The News Courier in Athens, Alabama

State and Nation

December 14, 2012

Treaty will limit internet across the world

— DUBAI, United Arab Emirates (AP) — Envoys in Dubai signed a new U.N. telecommunications treaty Friday that a U.S.-led delegation says endorses greater government control of the Internet. The U.S. and more than 20 other countries refused to ratify the accord by the 193-nation International Telecommunications Union.

Here is a look at Internet restrictions and availability at selected countries and regions around the world:

—NORTH KOREA

Internet use is extremely restricted with many of North Korea's 24 million people unable to get online. Some North Koreans can access an internal Intranet that connects to state media. Members of the elite, resident foreigners and visitors in certain hotels are allowed full access to the Internet.

—IRAN

Most Western social media sites such as Facebook and Twitter are blocked in Iran, as well as political opposition and sexually explicit websites. But proxy server sites and other methods are widely used to get around the official restrictions. Iran has announced plans to create its own domestic Internet with fully monitored content, but international experts question whether such a complete break from the worldwide Net is possible. Earlier this week, Iran accounted it had developed its own YouTube-style video sharing site.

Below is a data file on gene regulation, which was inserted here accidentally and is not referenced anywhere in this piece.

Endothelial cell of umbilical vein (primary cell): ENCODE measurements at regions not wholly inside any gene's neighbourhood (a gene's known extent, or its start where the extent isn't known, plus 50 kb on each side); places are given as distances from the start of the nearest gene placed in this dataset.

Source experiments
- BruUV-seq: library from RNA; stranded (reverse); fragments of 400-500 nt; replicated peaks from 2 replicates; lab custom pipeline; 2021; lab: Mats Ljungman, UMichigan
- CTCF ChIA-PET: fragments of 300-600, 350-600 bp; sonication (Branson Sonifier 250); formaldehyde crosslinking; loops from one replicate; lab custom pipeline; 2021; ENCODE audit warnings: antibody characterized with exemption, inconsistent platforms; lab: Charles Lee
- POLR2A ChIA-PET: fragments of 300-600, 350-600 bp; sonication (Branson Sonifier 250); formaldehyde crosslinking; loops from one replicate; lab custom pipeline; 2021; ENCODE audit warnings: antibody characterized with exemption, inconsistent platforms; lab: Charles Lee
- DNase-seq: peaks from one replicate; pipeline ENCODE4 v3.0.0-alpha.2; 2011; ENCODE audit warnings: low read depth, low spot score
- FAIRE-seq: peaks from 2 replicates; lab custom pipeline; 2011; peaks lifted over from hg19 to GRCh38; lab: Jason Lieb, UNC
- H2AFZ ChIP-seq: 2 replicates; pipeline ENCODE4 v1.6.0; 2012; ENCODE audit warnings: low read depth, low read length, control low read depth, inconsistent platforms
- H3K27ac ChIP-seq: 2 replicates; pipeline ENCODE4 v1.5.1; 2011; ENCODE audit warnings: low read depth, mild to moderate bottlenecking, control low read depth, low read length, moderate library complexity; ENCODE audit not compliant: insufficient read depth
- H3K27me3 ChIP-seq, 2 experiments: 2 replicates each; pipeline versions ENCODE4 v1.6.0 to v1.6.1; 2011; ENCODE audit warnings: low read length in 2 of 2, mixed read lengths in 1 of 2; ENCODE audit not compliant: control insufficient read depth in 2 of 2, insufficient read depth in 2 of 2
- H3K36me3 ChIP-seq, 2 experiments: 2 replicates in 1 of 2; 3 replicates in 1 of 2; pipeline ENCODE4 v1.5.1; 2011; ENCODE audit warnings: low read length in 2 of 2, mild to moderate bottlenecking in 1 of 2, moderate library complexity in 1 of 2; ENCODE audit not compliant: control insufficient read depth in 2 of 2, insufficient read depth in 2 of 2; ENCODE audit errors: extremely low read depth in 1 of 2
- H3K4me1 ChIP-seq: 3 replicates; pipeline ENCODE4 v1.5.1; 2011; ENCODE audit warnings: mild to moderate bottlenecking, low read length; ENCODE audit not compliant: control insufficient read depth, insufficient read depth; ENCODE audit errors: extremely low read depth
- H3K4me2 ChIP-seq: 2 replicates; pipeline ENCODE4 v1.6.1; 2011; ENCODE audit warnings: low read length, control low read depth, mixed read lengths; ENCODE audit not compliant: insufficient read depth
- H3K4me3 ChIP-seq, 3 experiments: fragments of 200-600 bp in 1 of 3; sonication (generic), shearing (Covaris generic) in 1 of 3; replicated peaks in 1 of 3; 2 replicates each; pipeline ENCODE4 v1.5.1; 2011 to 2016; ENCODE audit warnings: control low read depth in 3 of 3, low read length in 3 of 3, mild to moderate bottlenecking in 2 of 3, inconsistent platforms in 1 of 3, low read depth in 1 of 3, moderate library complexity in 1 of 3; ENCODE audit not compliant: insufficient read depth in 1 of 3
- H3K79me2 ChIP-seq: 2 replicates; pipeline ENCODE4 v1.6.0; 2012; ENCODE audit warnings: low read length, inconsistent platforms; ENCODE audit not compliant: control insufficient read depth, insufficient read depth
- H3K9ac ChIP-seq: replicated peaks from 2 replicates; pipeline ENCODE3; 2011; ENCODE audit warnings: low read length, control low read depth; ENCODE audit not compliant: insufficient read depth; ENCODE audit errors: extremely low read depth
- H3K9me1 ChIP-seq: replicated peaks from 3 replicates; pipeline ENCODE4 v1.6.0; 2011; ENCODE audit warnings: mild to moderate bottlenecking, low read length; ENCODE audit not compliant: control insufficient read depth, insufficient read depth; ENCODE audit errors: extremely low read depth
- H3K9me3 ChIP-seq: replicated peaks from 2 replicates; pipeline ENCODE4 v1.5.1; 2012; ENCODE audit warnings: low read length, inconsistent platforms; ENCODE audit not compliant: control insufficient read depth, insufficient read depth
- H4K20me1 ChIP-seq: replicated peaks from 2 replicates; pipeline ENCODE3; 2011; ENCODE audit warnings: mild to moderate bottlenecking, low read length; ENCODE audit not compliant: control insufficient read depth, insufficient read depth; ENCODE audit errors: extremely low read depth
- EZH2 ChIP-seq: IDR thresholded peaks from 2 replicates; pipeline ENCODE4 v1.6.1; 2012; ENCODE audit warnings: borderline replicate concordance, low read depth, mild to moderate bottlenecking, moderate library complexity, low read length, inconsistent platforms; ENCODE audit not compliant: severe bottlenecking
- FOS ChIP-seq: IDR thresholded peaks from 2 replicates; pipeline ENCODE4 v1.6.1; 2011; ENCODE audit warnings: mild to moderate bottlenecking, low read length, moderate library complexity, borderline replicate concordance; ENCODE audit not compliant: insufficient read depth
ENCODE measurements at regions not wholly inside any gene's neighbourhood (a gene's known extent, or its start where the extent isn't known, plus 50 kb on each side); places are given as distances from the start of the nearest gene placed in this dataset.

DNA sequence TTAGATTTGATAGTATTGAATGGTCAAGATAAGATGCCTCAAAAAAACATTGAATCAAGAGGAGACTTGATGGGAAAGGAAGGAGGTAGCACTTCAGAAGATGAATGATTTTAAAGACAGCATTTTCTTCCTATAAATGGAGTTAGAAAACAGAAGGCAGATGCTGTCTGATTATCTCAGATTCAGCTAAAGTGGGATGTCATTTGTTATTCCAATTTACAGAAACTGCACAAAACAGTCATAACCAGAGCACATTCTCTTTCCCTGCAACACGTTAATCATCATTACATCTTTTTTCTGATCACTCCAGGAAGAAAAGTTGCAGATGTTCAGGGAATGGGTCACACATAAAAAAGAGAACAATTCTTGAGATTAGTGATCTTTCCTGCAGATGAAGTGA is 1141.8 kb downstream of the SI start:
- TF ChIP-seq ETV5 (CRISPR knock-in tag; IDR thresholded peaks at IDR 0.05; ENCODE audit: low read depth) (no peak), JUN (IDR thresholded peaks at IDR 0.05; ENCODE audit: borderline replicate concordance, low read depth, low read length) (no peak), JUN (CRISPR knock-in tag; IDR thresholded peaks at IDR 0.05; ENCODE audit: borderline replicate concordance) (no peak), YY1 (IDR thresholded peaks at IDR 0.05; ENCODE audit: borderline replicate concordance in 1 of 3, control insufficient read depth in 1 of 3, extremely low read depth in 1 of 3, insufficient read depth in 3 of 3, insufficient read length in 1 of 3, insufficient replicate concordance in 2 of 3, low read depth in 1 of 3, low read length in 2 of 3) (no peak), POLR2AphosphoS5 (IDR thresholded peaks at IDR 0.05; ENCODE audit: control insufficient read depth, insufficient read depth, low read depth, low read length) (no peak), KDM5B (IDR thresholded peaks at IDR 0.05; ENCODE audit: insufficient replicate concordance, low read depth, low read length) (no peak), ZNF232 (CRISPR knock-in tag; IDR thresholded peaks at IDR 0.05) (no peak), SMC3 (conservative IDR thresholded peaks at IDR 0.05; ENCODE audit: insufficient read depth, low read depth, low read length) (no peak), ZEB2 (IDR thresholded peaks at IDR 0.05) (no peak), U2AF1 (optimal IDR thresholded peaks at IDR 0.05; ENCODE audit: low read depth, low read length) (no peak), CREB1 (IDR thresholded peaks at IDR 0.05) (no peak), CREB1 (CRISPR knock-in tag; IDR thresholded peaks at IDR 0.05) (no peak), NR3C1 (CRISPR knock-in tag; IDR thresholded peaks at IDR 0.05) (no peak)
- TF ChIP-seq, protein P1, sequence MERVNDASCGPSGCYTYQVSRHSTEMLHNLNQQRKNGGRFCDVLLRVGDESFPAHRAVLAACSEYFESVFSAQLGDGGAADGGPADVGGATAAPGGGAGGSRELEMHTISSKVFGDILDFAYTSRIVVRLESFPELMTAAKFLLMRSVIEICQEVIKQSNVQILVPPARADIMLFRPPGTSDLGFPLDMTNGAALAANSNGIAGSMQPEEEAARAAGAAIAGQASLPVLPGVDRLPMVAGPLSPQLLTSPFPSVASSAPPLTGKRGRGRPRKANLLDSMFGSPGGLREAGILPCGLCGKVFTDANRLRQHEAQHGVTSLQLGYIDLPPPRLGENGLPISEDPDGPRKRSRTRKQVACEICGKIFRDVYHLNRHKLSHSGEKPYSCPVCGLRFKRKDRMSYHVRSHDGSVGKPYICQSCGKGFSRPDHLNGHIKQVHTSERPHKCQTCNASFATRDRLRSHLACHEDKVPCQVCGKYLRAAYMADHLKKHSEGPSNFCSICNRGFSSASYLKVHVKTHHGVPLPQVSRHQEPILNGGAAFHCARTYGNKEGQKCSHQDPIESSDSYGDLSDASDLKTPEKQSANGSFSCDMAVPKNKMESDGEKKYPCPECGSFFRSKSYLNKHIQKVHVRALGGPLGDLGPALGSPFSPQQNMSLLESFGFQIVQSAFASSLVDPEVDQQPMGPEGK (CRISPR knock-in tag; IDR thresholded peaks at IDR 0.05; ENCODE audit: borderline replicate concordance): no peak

—CHINA

There are more than 500 million Chinese online but they contend with an extensive Internet filtering and censorship system popularly known as the "Great Fire Wall." Censors police blogs and domestic social media for content deemed pornographic or politically subversive and delete it. Many foreign websites, including YouTube, Facebook, Twitter and the New York Times are blocked. Searches for controversial topics such as corruption scandals or jailed Nobel Peace Prize winner Liu Xiaobo return error messages. Users evade controls using proxy servers.

—CUBA

Tight control, slow connections and high costs mean only around 5 percent of Cubans have access to the global Internet, with another 23 percent relying instead on a government intranet with very limited content. Web access is mainly via public facilities where people must first register with identification.

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